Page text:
NEWS

Hit-or-miss parking

Some say game-day strategies are improving in certain sections of the neighborhood. Others say the plan needs retooling.

By Fred Durso Jr.
Add Comment Add Comment | Comments: 0 | Posted Sep. 2, 2004

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While some might be enjoying America's favorite pastime at the Phillies' new ballpark, Ron Mento is complaining that stadium-related parking problems are nothing to cheer about.

"It's not fair that I can't park my car a half-block from my house when the Phillies are playing," said Mento.

The resident is perturbed by the recent ticketing and towing of vehicles without a permit during Phillies games this year. The team plays 81 games at home.

The permit-parking policy is leaving Mento and others without a place to legally park their cars, the resident claims.

Mento's street, the 2600 block of South Sartain Street, is one of a few exempt from the Philadelphia Parking Authority's stadium-area permit program. Neighbors who have permits park in a designated "zone."

Without a permit, Mento said, he can barely find parking on his block or other "smaller streets" near Sartain that don't require the stickers.

A delay in construction of a new stadium parking lot, along with an insufficient police presence, leads to an influx of even more vehicles during games, contended Mento.

"In certain areas [such as Packer Park and the 3100 and 3200 blocks between 10th and Broad streets], the police don't give you the option to park," said Mento, 51. "In certain sections near me, it's hit or miss."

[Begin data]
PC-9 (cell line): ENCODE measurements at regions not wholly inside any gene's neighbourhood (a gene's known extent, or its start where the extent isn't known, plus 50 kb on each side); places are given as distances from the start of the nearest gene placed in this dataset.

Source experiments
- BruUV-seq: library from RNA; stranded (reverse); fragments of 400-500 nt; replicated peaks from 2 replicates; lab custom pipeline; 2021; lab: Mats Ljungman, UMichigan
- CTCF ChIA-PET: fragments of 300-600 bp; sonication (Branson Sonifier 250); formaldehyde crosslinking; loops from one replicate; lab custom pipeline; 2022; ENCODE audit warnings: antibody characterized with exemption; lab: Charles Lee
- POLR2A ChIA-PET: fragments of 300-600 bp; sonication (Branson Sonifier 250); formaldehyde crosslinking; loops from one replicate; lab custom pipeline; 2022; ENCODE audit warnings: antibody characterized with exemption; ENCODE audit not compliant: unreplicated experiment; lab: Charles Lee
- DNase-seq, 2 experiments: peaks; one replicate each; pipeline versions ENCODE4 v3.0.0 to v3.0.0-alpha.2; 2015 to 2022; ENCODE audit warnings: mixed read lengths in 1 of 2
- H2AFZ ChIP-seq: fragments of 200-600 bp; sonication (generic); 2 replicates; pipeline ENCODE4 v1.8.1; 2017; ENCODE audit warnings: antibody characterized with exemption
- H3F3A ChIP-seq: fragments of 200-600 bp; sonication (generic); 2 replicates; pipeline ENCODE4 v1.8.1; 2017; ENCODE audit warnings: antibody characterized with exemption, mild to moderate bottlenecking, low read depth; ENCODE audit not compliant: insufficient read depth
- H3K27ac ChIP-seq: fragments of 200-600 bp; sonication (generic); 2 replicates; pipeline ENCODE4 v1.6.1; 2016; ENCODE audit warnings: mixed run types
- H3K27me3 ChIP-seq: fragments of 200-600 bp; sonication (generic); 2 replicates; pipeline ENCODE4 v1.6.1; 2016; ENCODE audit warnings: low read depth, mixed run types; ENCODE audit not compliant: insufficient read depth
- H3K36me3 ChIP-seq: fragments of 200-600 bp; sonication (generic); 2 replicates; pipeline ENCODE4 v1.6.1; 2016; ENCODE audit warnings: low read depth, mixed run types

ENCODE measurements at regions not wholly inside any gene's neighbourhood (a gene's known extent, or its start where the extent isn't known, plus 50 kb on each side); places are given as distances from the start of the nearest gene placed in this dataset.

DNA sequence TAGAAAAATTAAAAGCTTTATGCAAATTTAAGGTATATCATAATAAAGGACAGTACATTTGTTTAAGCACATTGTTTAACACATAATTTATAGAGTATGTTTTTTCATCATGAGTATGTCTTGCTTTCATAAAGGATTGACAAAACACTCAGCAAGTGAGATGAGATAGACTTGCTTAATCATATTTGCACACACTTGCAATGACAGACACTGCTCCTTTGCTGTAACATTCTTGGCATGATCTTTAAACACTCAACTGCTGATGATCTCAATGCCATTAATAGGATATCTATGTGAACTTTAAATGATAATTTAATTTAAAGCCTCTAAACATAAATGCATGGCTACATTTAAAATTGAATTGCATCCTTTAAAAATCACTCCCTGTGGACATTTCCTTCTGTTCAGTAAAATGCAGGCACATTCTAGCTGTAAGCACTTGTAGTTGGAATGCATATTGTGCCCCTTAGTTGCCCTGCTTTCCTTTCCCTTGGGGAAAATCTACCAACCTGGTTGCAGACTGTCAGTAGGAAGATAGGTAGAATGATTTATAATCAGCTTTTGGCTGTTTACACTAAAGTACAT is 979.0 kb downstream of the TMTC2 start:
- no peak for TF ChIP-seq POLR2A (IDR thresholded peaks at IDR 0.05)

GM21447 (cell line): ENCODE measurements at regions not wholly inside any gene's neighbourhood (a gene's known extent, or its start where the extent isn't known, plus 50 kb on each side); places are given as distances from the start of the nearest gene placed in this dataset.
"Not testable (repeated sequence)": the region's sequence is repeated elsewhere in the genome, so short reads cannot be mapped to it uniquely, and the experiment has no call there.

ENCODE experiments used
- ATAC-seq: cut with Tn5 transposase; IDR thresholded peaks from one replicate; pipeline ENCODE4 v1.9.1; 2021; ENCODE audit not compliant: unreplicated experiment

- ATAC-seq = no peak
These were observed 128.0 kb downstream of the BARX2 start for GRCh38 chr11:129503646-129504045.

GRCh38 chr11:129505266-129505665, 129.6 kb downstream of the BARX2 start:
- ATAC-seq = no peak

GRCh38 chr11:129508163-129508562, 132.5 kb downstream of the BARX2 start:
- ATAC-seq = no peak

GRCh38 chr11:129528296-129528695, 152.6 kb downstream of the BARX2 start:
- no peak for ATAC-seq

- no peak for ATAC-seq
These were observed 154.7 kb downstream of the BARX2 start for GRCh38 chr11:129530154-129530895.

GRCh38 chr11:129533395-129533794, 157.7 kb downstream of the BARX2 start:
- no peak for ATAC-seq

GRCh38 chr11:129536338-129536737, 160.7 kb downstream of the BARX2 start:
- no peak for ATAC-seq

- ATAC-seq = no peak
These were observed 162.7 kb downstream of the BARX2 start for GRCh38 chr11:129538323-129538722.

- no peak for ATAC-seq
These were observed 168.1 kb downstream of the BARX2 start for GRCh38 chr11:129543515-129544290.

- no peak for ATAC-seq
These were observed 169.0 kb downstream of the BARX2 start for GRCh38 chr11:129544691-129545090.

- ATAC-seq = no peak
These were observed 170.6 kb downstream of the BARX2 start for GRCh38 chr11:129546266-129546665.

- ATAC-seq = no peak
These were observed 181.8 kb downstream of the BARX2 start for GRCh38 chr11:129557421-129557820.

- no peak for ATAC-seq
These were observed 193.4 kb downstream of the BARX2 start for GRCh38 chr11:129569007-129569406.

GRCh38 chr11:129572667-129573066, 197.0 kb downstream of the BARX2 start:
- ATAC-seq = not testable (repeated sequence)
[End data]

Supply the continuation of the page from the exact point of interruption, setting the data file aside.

But the parking authority insists it has made strides over the years to combat problems during games.

Stadium-district parking permits, which are free, allow residents to park legally during home games, said Richard Dickson, director of strategic planning and administration at the PPA.

Residents are able to receive one permit per registered vehicle, said Dickson.


Signs provided by the PPA are posted throughout the city informing drivers without permits where not to park during stadium events.

However, Mento said these signs have been up continuously over the past two weeks and have not been removed as of late, adding to the confusion over when permit parking is in effect.

"These signs have permanently been chained to a fence," said Mento. "[The Phillies'] schedule is such that they can't put them up and take them down at any time."

This also could be confusing to visitors to the area, who would have no inkling whether a game was underway, he added.

Officials point out that free guest passes are available to those participating in the stadium district permit-parking program, which has been implemented by neighborhood groups and City Council.

The South Philadelphia Communities Civic Association has worked in conjunction with the PPA to create an overlay to the permit program. The civic group's input led to stadium-district parking restrictions during Eagles games and, more recently, during Phillies games.

During the Eagles season, the SPCCA program covers residents from Oregon to Packer avenues and Seventh to Broad streets, said Tony Greco, the group's president.

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